Health is a basic human right and it should be every government’s mission to make its healthcare facilities accessible to all. An Oxfam India report suggests that since health is a causative factor, it affects the country’s aggregate level of economic growth.
“Since development is a consequence of good health, even the poorest developing countries should make it a priority to invest in the health sector,” said the Oxfam report.
In order to improve the healthcare scenario in the country, the current government launched Pradhan Mantri Bhartiya Jan Aushadhi Pariyojana Kendra (PMBJPK).
It aimed to provide quality medicines at affordable rates to the masses through PMBJPKs. These centres have been set up to provide generic medicines. They are available at lower rates but are equivalent in quality as expensive medicines.
Why is PMBJPK scheme important?
In India, most people buy medicines from the private sector, which accounts for a high proportion of healthcare-related expenditure.
In order to reduce the burden of healthcare costs, the government came up with this scheme and made the availability and affordability of generic and essential medicines possible.
Notably, it was in 2008 when the government came up with the scheme of providing generic medicines to the people under the name of Jan Aushadhi Scheme (JAS), however, due to unawareness about generic medicines’ quality and efficacy, the scheme was not that successful.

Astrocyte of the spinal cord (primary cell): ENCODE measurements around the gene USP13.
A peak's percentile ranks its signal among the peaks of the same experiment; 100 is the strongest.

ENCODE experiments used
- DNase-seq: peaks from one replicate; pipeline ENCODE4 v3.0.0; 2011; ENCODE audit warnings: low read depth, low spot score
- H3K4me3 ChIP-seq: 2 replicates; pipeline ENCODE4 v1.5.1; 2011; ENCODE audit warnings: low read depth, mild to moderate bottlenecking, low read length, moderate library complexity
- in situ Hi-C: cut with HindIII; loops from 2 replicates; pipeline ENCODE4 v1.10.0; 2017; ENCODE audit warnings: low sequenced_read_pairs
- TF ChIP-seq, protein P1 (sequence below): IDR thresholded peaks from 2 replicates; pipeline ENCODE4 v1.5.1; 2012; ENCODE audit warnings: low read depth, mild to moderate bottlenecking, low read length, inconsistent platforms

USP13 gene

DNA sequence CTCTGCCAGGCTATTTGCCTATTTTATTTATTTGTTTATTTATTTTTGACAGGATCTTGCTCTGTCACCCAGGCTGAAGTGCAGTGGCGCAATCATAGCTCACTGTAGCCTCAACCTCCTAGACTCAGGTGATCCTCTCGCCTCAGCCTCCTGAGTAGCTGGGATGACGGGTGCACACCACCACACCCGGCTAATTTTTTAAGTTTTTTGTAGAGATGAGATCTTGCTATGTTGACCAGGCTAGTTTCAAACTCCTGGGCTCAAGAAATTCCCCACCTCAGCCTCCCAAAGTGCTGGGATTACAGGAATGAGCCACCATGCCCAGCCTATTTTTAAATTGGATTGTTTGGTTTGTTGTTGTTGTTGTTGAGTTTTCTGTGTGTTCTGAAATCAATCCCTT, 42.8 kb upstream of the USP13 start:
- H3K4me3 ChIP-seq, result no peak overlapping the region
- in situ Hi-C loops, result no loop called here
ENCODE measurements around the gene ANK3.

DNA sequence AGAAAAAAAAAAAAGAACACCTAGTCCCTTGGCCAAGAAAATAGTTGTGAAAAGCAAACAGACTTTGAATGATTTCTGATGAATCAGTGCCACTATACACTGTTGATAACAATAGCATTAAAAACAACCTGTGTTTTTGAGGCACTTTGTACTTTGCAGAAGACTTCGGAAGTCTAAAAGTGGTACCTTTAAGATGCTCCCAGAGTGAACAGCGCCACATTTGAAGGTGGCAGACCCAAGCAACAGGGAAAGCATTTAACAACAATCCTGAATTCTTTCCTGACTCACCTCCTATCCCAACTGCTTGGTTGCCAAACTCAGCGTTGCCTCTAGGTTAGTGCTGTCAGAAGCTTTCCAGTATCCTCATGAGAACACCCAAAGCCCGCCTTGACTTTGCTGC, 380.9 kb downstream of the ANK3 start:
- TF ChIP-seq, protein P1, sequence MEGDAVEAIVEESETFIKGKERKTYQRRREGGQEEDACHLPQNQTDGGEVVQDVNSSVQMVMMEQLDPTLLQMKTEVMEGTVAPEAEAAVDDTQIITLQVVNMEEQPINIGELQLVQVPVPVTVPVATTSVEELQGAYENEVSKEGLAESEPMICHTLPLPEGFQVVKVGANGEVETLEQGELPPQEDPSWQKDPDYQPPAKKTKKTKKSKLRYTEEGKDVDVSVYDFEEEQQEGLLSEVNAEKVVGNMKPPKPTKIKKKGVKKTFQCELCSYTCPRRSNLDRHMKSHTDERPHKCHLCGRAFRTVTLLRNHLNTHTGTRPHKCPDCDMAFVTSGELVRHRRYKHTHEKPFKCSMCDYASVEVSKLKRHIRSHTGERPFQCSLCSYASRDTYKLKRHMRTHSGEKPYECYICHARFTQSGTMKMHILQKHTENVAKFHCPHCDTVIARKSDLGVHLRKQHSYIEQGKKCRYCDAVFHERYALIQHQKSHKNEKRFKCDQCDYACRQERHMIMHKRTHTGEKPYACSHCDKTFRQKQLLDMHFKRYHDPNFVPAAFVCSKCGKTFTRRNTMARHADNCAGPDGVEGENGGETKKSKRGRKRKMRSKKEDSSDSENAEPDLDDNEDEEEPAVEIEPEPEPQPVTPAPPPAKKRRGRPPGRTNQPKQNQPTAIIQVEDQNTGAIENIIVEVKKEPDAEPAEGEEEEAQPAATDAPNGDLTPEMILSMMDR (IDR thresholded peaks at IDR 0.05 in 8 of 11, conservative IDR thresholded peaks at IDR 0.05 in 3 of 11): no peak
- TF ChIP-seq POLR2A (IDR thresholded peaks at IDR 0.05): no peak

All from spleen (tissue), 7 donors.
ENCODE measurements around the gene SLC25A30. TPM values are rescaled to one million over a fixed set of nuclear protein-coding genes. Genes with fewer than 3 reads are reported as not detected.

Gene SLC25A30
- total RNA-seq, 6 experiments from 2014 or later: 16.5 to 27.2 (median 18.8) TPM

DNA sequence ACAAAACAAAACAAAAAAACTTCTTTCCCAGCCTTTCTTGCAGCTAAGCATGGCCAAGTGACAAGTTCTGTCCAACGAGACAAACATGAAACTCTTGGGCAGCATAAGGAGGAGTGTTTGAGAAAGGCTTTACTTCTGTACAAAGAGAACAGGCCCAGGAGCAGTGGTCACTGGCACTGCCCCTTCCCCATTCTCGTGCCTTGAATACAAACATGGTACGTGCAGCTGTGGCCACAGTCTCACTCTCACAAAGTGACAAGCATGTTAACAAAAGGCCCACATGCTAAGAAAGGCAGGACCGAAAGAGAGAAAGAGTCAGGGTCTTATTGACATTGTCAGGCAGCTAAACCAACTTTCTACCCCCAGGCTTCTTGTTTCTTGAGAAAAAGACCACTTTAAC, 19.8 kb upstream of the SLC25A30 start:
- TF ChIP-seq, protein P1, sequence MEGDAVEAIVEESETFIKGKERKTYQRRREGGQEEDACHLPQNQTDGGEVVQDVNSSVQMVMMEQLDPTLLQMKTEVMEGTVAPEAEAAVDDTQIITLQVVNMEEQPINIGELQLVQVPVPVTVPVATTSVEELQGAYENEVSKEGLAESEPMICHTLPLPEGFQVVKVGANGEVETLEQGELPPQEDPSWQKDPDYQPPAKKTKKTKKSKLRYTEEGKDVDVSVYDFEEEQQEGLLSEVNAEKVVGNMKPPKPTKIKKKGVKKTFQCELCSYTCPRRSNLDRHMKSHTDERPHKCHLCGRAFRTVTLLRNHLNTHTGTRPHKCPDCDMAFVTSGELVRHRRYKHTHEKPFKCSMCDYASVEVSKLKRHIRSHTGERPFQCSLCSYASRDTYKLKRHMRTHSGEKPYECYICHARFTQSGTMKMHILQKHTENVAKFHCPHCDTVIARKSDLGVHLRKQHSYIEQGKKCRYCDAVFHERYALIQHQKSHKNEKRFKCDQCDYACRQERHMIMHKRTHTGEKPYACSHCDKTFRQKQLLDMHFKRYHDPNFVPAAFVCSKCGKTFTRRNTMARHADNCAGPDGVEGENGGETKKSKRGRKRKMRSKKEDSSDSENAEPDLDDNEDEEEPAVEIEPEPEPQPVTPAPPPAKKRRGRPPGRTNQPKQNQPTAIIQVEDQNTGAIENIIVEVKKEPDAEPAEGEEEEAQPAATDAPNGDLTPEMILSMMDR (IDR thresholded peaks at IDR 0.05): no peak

It was in 2015 that the government decided to work towards the proper implementation of the JAS scheme and in November 2016, JAS was renamed as Pradhan Mantri Bhartiya Janaushadhi Pariyojna.
What is the current status?
According to a Business Standard report, Jan Aushadhi Kendra has helped to save Rs 1,668 crore to the citizens of the country.
The Minister of State for Road Transport and Highways, Shipping and Chemicals and Fertilizers, Mansukh L Mandaviya informed the Rajya Sabha that as on December 31, 2018, 4677 PMBJPK are functional in 35 States/Union Territories of the country.
Unbranded generic medicines worth Rs 417 crores (MRP) were sold through these centres, ever since the inception of the scheme till the end of December 2018. This sale is roughly equivalent to the sale of Rs 2,085 crores of the branded medicines.
According to the government, the demand for generic medicine is growing and the Jan Aushadi Kendras are serving 10-15 lakh people per day across the country.
By the year 2020, at least 2,500 more Jan Aushadhi stores will be opened in the country. The government aims to have at least one such store at every block level.
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